Being “Nolle Prossed” in Connecticut | Stamford Defense Attorney

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Being “Nolle Prossed” in Connecticut

Posted on in Criminal Defense

CT defense lawyerNormally, when someone is arrested and charged with a criminal offense, the only way to end that process is either with an acquittal, a conviction, or a plea-bargain. There is another way that your trial can end, though you do not necessarily get to choose it. It is called taking a “nolle prosequi” or “nolle prosse,” and it will not necessarily be offered to you, so if it is, you need to understand exactly what is being offered before consenting.

Not a Dismissal

A nolle prosequi or nolle prosse, sometimes shortened to just a “nolle,” is a legal term that means “unwilling to prosecute” in Latin. It essentially serves as an implicit admission that the charges against a person cannot be proven beyond a reasonable doubt because if they could, the prosecutor would want to move forward with the case in all but the rarest situations. In most cases, a nolle prosse will result in the charged person being given probation or otherwise ordered to refrain from any kind of lawbreaking for a certain period of time.

Many are under the misapprehension that a nolle is the same as a dismissal, and in reality, there are very important distinctions. A dismissal means that the charges were dropped with no strings attached, and no further required interaction with the court or police. A nolle, at least in Connecticut, means that your arrest records will not be erased until 13 months have passed without you running afoul of the law. The law actually gives the prosecutor the right to reopen the case and re-prosecute at their sole discretion - in other words, you are still on the proverbial hook until 13 months have passed. (Reopening is rare, but not unheard of.)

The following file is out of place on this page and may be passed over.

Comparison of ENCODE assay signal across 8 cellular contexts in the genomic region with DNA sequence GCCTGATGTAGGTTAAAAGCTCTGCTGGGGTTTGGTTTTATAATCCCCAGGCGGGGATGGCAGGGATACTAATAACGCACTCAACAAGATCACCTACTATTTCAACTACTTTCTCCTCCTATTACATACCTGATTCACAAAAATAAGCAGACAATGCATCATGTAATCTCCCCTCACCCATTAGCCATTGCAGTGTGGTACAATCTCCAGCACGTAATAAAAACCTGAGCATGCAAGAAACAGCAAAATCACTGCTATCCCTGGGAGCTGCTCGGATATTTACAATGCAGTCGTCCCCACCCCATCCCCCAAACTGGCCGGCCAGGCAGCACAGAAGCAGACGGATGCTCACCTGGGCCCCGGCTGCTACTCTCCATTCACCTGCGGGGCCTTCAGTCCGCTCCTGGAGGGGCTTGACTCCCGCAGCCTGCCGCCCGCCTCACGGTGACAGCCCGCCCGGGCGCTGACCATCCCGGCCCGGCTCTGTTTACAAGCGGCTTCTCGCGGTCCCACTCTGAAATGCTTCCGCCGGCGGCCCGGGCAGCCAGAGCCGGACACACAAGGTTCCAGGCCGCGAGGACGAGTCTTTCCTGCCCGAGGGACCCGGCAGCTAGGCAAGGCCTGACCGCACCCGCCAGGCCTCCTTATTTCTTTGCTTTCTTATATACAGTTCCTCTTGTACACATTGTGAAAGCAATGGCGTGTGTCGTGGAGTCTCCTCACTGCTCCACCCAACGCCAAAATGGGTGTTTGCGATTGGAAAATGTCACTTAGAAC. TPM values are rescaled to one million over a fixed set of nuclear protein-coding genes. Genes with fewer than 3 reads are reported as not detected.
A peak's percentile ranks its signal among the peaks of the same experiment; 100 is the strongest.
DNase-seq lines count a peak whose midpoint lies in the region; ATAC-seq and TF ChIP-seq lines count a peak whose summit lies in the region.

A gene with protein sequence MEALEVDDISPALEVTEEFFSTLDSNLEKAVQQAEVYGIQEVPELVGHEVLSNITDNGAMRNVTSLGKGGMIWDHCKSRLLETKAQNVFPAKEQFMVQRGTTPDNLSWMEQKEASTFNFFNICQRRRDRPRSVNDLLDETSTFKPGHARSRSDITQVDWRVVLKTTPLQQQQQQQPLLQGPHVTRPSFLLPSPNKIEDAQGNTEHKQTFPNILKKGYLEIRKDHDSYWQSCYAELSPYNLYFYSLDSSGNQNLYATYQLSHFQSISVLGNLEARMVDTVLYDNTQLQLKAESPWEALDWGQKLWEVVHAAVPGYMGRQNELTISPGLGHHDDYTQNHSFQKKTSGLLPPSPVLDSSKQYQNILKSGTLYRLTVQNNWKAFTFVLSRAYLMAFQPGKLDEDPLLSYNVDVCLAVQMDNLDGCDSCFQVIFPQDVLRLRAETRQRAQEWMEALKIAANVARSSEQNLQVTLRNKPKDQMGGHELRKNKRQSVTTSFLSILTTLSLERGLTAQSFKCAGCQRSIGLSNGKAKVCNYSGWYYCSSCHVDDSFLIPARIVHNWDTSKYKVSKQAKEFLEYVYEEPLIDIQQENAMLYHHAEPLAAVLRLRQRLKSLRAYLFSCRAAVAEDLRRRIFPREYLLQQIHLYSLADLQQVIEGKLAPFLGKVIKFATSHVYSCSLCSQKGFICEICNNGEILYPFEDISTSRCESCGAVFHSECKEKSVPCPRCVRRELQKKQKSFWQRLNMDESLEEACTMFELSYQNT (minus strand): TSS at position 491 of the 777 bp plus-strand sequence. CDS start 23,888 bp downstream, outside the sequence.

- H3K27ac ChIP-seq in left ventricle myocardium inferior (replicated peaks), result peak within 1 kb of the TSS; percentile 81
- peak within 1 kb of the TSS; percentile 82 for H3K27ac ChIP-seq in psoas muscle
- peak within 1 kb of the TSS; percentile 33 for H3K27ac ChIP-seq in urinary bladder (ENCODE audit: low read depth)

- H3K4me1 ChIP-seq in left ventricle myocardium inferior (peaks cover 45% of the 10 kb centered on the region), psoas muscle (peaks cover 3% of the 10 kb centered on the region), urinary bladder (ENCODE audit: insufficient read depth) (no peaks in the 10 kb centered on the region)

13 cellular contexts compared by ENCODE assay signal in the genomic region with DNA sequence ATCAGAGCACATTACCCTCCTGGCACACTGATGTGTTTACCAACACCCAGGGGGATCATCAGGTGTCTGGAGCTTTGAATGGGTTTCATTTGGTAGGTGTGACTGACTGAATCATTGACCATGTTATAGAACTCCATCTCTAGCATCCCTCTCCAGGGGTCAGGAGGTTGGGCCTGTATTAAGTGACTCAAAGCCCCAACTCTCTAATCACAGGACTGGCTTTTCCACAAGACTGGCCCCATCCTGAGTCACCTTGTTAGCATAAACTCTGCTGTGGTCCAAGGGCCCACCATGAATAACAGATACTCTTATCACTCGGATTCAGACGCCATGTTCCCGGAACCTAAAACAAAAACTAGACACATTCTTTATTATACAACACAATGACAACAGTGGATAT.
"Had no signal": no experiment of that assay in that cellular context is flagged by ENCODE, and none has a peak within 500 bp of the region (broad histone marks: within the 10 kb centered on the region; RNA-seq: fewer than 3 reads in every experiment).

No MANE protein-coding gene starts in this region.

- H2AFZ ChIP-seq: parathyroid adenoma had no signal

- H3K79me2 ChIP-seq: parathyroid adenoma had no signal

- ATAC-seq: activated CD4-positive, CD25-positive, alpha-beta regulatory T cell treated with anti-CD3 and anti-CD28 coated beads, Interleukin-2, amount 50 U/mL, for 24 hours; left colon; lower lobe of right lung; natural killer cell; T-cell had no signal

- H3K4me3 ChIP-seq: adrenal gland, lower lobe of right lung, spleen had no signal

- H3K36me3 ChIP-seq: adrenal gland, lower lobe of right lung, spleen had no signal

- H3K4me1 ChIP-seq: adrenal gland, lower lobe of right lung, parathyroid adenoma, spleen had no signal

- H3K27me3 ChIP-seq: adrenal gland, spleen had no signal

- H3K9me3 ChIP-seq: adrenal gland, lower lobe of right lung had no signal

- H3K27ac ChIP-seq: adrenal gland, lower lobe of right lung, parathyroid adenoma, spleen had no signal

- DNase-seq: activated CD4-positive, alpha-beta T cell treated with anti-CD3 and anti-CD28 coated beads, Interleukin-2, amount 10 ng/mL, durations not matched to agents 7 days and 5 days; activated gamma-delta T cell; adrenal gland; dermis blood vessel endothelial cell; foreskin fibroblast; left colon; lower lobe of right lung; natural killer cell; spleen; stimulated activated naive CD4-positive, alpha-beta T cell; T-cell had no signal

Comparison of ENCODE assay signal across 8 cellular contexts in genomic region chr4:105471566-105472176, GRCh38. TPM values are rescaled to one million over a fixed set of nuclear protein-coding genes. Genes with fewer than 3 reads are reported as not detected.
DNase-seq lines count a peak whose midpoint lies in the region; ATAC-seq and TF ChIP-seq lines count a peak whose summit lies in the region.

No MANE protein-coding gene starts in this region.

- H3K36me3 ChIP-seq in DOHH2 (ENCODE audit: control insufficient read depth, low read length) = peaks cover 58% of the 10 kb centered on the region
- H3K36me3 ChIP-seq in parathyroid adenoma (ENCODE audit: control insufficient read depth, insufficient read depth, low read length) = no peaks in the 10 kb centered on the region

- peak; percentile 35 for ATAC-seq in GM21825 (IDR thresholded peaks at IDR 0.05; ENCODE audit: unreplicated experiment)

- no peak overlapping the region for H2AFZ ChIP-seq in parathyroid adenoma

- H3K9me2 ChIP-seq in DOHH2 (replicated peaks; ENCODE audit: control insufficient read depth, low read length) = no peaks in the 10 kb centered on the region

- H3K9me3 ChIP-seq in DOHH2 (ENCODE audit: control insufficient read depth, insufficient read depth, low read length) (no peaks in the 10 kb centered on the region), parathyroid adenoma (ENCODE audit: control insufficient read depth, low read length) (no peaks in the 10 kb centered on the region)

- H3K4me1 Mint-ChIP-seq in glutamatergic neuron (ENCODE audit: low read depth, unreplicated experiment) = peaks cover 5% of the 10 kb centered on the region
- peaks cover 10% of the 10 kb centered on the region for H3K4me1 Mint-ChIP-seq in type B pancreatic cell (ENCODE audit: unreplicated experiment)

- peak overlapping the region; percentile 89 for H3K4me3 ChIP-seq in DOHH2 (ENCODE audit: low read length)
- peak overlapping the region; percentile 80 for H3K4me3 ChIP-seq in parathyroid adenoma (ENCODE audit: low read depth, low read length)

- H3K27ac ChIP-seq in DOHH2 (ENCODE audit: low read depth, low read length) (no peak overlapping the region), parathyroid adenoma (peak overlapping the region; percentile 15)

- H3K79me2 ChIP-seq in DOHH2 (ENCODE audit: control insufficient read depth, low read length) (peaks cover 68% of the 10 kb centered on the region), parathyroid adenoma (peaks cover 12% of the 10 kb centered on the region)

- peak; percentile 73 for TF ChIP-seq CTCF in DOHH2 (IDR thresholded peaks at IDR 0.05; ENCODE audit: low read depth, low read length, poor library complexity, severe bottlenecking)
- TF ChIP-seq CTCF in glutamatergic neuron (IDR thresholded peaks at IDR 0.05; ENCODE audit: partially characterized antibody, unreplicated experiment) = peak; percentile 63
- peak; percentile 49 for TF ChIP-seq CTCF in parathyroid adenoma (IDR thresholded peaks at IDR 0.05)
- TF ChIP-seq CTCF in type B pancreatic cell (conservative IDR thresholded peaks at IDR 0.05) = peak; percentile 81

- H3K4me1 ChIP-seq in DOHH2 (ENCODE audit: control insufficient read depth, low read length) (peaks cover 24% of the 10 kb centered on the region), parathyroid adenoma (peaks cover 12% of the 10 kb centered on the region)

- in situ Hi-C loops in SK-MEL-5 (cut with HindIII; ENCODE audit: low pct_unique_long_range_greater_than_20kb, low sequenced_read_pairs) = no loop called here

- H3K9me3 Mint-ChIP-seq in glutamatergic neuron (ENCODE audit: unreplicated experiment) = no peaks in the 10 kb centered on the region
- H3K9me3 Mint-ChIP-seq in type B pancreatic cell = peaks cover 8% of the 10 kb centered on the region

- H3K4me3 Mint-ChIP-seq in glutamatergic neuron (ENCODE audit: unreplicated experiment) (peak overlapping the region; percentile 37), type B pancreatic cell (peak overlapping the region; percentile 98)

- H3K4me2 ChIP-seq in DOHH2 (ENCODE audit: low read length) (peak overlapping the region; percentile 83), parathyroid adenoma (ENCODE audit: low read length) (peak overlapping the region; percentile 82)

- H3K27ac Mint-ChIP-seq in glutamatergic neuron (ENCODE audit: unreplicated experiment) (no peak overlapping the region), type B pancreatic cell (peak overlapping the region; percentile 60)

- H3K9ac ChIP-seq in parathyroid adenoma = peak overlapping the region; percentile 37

What Is Best in Your Case?

Depending on the nature of the charges you are facing, a nolle may actually have advantages that a dismissal would not. If you were charged with any type of crime in which you were the subject of a protective order or restraining order, Connecticut law terminates that order along with the charge. With a dismissal, you would have to wait for the order to drop, assuming that your partner or spouse does not reinstate it.

Conversely, if you are not a U.S. citizen, a dismissal is highly preferable. Under immigration law, a nolle prosequi is not considered a conviction because no finding or admission of guilt has occurred, meaning that it cannot be used against a person for the purposes of deportation. However, it must be disclosed on any immigration form you submit, and it may still be used against you indirectly because the fact you were charged can be used as evidence of poor moral character. A clean dismissal lowers any risk significantly.

Call a Knowledgeable Stamford Criminal Defense Attorney

The average person may be at a disadvantage if they get in trouble with the law because so many complex terms are used. However, enlisting an experienced Fairfield County criminal defense lawyer can help smooth out the process and ensure that your rights are protected. The Law Offices of Daniel P. Weiner has been handling criminal cases for years, and we are ready to put our skills to work for you. Contact our office today for a free consultation by calling 203-348-5846.